The Zippo story begins on a muggy summer night in Bradford, Pennsylvania. It was 1932, during the midst of the Depression. George G. Blaisdell, then co-owner of the Blaisdell Oil Company, met a friend at the Bradford Country Club, who was lighting a cigarette with a on dollar Austrian lighter. It was a cumbersome looking device with a removable brass top.
"You're all dressed up," chided Blaisdell. "Why don't you get a lighter that looks decent?"
"Well George," his friend answered, "it works!".
Blaisdell was impressed and obtained U.S. distribution rights for the lighter, but could not sell them profitably. They were clumsy to use. Blaisdell set out to design an attractive lighter that would work; one that would look good and be easy to use.
Blaisdell knew his craft. He learned it as a youth in his father's machine shop, working fifty-nine hour weeks at ten cent an hour. He refashioned the Austrian lighters by designing a rectangular case that would fit in the hand. The top was attached to this case with a hinge, and the wick was surrounded with a windhood.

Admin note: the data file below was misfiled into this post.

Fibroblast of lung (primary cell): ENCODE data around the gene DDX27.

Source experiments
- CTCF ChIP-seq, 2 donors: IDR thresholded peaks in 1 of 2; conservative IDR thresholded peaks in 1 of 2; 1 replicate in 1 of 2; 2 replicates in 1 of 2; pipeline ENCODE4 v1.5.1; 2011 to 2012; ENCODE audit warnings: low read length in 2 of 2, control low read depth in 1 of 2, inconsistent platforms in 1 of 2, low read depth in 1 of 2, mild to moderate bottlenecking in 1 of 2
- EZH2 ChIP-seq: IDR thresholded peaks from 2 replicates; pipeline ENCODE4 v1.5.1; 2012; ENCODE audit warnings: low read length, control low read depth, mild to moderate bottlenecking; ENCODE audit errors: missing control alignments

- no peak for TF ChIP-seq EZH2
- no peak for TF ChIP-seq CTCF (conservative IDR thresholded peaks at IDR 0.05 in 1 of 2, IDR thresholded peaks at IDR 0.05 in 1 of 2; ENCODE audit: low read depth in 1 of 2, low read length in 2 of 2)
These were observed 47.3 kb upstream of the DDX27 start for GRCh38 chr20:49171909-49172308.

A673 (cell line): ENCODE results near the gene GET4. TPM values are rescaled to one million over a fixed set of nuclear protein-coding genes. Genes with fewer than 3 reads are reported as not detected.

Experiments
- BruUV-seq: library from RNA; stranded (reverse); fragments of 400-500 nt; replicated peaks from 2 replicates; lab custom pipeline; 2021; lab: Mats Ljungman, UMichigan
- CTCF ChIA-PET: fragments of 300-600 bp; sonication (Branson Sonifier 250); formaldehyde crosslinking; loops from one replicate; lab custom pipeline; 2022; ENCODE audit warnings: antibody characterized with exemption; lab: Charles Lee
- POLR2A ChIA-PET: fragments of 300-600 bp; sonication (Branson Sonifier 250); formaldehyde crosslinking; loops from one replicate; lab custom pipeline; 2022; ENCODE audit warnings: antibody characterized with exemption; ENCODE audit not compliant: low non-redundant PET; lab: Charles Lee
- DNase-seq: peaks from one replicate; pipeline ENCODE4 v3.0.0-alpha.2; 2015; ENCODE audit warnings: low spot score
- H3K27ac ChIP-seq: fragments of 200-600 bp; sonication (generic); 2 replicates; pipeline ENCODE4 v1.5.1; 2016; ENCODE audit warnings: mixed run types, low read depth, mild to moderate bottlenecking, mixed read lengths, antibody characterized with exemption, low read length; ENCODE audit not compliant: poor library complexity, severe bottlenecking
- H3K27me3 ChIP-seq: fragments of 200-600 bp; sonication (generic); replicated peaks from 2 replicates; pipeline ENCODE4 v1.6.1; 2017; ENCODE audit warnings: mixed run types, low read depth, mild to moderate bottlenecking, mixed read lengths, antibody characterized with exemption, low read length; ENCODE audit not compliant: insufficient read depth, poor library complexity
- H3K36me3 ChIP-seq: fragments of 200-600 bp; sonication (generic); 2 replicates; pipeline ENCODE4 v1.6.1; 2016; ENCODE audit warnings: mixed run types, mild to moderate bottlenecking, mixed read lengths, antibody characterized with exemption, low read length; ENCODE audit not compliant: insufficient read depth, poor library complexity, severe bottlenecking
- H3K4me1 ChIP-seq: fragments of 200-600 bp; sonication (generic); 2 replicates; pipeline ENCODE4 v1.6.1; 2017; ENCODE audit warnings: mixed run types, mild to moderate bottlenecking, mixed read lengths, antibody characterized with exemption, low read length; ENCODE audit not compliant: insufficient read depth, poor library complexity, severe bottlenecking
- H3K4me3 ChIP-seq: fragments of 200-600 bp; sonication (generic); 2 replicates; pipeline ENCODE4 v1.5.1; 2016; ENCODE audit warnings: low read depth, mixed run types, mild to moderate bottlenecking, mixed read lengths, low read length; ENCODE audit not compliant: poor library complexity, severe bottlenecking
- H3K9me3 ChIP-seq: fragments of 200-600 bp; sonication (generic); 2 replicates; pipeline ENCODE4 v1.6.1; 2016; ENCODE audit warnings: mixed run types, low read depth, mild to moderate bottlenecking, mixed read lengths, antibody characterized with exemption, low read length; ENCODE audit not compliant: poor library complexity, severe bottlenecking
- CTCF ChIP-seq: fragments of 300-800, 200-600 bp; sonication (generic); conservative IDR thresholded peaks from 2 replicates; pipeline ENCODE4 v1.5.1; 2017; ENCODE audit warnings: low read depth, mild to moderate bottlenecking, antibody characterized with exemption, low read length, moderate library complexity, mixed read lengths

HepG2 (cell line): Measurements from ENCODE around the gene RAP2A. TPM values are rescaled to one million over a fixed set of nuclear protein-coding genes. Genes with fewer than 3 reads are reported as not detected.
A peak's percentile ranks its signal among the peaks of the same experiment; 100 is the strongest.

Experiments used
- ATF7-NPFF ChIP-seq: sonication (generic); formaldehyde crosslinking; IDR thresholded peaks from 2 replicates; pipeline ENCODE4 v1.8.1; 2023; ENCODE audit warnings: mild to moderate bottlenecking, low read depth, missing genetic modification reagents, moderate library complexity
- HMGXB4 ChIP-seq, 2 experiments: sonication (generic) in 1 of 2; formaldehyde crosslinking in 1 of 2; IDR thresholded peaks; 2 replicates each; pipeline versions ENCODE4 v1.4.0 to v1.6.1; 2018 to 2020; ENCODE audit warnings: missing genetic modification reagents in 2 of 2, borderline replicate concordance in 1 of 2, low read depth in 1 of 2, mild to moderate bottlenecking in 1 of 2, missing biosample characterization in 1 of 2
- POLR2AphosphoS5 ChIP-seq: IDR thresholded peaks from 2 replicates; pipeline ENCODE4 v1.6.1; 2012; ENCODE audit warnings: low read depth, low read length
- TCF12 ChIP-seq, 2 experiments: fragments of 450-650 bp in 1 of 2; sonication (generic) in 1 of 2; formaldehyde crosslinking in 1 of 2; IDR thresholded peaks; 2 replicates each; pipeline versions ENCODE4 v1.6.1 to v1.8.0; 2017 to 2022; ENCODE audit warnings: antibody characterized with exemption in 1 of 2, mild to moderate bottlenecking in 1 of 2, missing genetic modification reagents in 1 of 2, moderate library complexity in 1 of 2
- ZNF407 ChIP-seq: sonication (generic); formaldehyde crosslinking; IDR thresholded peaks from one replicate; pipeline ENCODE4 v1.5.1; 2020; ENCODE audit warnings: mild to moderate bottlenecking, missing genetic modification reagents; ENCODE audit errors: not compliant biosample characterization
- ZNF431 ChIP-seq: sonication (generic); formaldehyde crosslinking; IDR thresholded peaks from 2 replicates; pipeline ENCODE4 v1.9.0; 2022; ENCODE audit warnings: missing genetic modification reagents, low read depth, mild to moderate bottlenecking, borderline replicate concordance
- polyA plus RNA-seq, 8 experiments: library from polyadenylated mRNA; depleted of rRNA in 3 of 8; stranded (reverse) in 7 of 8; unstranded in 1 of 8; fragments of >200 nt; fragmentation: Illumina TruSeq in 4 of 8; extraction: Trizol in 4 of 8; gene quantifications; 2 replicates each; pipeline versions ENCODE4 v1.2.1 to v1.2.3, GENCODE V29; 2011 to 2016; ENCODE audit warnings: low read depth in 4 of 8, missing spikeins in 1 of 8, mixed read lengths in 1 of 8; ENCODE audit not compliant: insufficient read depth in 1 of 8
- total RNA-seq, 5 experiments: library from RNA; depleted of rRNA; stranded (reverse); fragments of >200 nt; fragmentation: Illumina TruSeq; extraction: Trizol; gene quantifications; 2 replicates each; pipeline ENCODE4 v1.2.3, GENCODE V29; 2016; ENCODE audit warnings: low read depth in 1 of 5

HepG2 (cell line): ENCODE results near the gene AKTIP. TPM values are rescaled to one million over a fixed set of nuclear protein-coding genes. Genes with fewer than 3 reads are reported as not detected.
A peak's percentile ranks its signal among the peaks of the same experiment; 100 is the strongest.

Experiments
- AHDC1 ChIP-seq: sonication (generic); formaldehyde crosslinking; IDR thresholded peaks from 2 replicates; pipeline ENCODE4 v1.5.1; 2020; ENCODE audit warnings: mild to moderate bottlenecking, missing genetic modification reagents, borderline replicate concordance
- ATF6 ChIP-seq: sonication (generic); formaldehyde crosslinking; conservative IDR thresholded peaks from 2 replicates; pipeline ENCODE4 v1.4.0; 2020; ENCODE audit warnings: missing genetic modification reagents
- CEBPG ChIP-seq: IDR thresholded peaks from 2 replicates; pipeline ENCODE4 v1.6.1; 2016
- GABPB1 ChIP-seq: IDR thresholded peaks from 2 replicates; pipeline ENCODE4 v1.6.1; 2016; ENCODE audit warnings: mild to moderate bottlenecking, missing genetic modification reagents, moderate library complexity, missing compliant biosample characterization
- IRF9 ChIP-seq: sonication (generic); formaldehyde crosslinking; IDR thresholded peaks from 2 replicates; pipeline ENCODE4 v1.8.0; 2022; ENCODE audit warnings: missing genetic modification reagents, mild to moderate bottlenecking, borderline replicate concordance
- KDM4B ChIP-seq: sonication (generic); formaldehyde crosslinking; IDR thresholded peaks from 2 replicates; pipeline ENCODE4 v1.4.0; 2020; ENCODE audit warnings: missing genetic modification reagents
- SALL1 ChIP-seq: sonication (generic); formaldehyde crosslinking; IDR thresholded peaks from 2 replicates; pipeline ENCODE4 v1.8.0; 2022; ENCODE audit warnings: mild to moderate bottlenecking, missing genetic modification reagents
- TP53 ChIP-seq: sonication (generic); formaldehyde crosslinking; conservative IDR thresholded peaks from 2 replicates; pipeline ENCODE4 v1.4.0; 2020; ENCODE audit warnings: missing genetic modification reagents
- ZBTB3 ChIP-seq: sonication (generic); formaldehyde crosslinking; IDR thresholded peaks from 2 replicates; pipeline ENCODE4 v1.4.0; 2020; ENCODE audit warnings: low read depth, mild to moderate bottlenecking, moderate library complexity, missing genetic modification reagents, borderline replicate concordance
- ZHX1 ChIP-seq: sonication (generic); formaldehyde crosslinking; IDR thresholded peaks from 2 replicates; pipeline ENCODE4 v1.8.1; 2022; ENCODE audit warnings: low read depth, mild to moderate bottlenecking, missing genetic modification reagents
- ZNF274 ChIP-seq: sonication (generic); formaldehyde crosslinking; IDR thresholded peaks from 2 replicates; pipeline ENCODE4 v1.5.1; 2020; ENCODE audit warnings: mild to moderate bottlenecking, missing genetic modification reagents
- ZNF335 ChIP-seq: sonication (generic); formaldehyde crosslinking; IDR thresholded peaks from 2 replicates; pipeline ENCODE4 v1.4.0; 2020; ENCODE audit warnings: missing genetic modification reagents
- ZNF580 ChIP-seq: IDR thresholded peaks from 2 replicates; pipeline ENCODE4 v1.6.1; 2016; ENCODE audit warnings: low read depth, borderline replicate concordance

The "attractive lighter that works" was born. Fascinated by the name of another recent invention, the zipper, Blaisdell decided to call his new lighter "Zippo". Except for improvements in the flint wheel and advances in case finishes, Blaisdell's original design remains basically unchanged today.